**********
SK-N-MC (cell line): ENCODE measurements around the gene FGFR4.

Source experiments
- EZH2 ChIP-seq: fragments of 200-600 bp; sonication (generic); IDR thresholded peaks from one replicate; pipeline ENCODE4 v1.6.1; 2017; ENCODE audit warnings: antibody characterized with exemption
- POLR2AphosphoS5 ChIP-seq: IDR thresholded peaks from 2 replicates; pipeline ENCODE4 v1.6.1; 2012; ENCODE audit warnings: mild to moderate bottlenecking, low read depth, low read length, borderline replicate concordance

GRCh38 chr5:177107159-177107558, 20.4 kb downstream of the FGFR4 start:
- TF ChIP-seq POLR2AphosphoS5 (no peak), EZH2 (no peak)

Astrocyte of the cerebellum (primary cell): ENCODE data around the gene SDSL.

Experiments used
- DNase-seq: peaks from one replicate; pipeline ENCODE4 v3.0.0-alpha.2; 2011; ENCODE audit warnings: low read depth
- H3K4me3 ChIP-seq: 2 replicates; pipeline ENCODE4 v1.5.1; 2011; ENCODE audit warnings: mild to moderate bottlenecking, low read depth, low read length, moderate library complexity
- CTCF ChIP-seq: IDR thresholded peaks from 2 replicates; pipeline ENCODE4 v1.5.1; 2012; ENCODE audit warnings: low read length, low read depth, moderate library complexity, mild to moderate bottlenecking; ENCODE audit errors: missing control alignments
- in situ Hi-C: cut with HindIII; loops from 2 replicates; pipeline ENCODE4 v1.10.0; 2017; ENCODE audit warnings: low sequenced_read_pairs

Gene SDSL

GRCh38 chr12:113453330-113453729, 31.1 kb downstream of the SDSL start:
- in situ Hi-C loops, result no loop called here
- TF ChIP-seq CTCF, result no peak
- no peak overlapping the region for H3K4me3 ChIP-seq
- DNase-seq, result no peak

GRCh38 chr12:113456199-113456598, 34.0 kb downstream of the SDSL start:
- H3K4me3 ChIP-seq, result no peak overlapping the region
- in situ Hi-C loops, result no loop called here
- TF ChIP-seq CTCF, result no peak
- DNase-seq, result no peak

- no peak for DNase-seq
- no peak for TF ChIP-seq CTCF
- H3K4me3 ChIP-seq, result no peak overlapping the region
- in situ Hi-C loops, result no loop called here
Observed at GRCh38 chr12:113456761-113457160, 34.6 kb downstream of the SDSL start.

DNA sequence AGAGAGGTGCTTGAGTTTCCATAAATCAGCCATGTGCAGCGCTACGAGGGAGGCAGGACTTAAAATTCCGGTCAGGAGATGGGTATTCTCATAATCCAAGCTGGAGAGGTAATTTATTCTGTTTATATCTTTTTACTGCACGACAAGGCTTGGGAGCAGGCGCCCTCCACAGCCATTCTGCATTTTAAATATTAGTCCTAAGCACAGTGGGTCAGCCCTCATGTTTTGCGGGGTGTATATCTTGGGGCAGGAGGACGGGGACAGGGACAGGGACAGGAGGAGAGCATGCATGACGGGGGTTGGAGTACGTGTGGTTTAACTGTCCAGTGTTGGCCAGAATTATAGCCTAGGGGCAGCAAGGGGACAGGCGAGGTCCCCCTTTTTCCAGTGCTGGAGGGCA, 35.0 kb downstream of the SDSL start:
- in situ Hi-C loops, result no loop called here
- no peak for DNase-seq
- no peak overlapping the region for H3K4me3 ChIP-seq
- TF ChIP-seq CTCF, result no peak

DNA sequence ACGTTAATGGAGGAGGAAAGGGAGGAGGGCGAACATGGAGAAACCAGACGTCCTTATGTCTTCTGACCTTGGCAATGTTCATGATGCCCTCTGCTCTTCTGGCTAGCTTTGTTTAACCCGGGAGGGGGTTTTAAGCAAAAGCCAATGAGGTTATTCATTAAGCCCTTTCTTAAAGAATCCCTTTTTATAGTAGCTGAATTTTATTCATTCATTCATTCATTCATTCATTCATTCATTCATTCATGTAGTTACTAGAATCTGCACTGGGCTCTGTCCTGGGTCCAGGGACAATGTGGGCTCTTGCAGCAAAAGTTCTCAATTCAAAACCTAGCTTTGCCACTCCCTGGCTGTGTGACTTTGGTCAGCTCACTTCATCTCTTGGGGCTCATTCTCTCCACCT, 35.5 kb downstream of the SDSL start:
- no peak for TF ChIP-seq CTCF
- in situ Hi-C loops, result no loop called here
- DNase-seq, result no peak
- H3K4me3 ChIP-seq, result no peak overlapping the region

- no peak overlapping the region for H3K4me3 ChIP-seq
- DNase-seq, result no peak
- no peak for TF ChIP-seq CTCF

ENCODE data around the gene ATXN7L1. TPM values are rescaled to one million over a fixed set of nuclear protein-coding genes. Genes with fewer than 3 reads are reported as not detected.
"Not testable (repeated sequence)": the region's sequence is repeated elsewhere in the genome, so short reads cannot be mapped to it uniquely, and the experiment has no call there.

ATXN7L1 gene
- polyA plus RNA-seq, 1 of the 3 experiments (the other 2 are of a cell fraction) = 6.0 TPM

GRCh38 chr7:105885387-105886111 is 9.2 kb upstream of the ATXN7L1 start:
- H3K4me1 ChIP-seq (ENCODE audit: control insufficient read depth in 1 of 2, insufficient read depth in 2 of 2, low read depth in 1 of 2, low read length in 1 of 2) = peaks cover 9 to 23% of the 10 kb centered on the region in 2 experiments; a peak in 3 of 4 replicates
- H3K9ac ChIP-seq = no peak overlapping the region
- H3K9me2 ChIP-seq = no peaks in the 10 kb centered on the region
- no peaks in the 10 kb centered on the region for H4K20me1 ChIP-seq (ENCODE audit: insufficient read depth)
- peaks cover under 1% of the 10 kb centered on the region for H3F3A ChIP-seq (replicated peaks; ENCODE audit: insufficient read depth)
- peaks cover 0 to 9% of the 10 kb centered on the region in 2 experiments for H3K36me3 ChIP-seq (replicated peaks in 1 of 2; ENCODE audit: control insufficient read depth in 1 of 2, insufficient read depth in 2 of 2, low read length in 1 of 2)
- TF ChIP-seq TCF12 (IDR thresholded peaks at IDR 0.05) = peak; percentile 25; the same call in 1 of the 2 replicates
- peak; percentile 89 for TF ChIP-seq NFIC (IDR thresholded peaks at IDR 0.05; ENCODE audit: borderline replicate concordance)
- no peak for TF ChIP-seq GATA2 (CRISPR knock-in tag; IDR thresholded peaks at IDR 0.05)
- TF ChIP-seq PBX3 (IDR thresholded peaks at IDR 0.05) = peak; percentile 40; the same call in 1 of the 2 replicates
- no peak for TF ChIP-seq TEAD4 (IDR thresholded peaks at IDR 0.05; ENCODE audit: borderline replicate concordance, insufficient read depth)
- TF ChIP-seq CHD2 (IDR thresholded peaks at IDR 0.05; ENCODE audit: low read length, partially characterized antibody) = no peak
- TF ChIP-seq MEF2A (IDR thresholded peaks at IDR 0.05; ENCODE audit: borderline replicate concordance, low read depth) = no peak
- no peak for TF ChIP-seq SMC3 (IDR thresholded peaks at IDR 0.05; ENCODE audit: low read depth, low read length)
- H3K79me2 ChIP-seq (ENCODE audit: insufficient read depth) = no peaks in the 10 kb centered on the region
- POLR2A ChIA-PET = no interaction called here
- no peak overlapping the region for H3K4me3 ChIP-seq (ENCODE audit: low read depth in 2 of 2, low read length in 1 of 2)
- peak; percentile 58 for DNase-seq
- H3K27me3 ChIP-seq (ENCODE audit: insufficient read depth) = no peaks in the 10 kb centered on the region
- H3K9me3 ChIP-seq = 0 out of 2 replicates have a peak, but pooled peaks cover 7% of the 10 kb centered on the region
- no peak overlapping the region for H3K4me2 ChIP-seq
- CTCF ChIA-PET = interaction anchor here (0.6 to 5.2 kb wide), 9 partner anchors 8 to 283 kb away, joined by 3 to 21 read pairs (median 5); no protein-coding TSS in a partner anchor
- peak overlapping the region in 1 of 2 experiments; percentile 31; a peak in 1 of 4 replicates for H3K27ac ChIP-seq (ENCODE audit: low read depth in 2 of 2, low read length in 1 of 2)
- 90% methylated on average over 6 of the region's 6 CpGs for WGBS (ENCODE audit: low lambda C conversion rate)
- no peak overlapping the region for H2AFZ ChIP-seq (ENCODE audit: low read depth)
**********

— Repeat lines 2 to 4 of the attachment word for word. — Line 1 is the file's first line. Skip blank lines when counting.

Source experiments
- EZH2 ChIP-seq: fragments of 200-600 bp; sonication (generic); IDR thresholded peaks from one replicate; pipeline ENCODE4 v1.6.1; 2017; ENCODE audit warnings: antibody characterized with exemption
- POLR2AphosphoS5 ChIP-seq: IDR thresholded peaks from 2 replicates; pipeline ENCODE4 v1.6.1; 2012; ENCODE audit warnings: mild to moderate bottlenecking, low read depth, low read length, borderline replicate concordance